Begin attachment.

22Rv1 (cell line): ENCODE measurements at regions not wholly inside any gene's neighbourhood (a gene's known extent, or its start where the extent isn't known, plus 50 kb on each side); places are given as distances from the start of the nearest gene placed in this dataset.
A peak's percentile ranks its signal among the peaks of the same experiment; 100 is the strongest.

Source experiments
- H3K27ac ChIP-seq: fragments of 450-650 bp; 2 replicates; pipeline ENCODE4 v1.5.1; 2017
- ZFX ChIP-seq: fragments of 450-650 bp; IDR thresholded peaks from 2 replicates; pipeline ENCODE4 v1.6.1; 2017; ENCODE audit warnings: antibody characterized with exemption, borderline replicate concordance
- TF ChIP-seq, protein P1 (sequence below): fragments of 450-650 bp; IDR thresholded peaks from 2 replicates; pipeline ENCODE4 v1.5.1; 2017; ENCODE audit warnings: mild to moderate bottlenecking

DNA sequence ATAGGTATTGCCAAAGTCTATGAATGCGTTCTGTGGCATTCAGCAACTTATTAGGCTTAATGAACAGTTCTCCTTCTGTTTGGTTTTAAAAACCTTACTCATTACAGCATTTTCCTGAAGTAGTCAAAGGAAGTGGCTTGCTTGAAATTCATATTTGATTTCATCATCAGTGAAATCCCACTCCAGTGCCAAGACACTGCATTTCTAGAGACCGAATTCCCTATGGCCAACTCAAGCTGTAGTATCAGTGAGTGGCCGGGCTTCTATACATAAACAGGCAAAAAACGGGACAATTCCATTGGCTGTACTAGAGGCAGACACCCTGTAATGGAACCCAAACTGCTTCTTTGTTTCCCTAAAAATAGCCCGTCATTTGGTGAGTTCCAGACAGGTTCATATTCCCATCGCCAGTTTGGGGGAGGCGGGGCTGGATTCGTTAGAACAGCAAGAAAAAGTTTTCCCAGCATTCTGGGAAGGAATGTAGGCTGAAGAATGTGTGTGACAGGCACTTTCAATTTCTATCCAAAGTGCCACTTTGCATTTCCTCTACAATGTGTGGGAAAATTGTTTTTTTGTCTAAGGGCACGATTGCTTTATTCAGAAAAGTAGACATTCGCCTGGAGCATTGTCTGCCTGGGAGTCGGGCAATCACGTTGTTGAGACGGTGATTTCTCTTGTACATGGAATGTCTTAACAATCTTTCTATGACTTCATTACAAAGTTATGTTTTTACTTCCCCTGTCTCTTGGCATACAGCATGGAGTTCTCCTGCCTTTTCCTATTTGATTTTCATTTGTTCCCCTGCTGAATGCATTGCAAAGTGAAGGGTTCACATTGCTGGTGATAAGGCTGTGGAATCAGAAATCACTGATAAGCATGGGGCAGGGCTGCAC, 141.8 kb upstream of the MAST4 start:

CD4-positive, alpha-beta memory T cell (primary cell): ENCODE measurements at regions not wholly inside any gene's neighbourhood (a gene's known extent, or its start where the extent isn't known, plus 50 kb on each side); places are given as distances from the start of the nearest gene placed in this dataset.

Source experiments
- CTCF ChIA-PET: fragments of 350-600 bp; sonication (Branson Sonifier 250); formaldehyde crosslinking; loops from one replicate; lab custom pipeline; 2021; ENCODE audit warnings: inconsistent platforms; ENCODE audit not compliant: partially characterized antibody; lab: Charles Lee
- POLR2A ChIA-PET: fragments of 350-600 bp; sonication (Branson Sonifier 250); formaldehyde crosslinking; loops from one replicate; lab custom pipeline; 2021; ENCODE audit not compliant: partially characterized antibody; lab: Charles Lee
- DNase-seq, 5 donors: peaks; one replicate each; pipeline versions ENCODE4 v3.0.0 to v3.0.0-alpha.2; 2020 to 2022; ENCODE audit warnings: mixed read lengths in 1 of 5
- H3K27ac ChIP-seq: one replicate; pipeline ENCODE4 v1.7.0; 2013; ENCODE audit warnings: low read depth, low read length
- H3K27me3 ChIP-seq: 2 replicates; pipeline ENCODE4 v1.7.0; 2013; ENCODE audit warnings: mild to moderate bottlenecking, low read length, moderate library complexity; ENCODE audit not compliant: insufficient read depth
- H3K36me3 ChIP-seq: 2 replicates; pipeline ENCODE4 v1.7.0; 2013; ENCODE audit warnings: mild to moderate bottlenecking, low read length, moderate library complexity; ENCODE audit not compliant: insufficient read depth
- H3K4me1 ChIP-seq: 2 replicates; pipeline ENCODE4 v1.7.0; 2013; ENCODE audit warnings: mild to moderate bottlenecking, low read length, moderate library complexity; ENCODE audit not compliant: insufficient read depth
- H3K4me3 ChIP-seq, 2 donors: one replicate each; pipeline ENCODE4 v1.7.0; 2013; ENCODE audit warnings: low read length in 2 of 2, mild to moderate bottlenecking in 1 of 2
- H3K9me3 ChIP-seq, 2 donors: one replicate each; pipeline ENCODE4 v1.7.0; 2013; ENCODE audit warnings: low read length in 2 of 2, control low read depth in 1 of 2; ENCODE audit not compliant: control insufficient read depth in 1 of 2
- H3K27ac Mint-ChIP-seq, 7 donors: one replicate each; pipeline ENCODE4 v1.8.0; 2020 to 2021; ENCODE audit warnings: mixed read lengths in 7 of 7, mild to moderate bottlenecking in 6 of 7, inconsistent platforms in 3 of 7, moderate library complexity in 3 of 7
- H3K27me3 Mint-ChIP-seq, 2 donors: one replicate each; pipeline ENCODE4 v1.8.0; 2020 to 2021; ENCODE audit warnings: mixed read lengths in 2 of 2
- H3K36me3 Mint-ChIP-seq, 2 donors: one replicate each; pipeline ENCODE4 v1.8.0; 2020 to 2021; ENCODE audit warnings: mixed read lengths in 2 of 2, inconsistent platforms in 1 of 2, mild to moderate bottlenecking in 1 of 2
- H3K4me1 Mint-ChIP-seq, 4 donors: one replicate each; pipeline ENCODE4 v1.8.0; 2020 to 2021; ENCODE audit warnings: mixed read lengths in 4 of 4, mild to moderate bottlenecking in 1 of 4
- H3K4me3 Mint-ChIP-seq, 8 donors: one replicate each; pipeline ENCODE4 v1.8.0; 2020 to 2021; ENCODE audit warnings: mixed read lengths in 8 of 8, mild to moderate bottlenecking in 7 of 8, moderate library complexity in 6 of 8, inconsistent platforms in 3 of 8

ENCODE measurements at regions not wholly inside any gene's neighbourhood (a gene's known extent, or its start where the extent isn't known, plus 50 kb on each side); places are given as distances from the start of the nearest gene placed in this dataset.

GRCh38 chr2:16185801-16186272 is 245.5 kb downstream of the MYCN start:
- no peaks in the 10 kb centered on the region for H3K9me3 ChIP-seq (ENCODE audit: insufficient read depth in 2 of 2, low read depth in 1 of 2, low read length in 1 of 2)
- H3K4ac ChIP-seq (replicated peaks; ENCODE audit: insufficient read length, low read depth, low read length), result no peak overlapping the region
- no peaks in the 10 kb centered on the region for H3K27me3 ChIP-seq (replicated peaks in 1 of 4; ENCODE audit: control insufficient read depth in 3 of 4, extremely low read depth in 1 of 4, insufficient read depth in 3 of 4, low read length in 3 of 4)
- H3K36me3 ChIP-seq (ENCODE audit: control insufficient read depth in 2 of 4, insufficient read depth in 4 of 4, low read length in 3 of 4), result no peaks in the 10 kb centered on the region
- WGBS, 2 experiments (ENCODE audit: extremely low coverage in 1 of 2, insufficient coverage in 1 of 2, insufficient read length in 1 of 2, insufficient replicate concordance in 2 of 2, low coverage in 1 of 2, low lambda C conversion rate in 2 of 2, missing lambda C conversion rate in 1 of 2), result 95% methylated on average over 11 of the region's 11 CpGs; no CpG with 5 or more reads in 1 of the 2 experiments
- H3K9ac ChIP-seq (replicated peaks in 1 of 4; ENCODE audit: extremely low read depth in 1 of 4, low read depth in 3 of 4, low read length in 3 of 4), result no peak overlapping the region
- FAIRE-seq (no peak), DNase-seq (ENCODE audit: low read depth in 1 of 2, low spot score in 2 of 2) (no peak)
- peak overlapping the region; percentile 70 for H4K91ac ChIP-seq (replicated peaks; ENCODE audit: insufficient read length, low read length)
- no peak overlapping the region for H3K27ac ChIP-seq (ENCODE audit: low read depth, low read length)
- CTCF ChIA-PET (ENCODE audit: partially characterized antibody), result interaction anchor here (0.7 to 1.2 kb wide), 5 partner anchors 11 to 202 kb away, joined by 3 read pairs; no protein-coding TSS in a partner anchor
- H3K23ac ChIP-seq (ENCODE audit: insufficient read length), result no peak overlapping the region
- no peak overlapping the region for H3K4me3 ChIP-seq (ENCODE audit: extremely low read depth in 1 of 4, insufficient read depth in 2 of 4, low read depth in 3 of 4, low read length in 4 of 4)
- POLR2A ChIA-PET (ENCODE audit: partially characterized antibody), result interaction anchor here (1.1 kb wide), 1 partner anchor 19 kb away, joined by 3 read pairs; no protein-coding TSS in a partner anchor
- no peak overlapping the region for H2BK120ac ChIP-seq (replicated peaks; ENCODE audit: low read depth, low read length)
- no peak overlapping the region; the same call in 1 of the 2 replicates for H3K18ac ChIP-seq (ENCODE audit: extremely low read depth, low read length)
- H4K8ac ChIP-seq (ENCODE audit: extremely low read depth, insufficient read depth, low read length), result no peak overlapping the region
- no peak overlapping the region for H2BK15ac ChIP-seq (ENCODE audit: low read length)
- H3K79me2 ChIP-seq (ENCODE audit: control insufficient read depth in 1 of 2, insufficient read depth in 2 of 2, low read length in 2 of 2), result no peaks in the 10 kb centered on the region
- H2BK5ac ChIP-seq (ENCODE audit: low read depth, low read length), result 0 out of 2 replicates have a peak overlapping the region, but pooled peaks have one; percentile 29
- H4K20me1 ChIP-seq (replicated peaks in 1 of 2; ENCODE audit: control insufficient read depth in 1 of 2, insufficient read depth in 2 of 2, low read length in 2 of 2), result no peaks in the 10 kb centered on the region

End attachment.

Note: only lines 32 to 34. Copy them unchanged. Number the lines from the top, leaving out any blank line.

- FAIRE-seq (no peak), DNase-seq (ENCODE audit: low read depth in 1 of 2, low spot score in 2 of 2) (no peak)
- peak overlapping the region; percentile 70 for H4K91ac ChIP-seq (replicated peaks; ENCODE audit: insufficient read length, low read length)
- no peak overlapping the region for H3K27ac ChIP-seq (ENCODE audit: low read depth, low read length)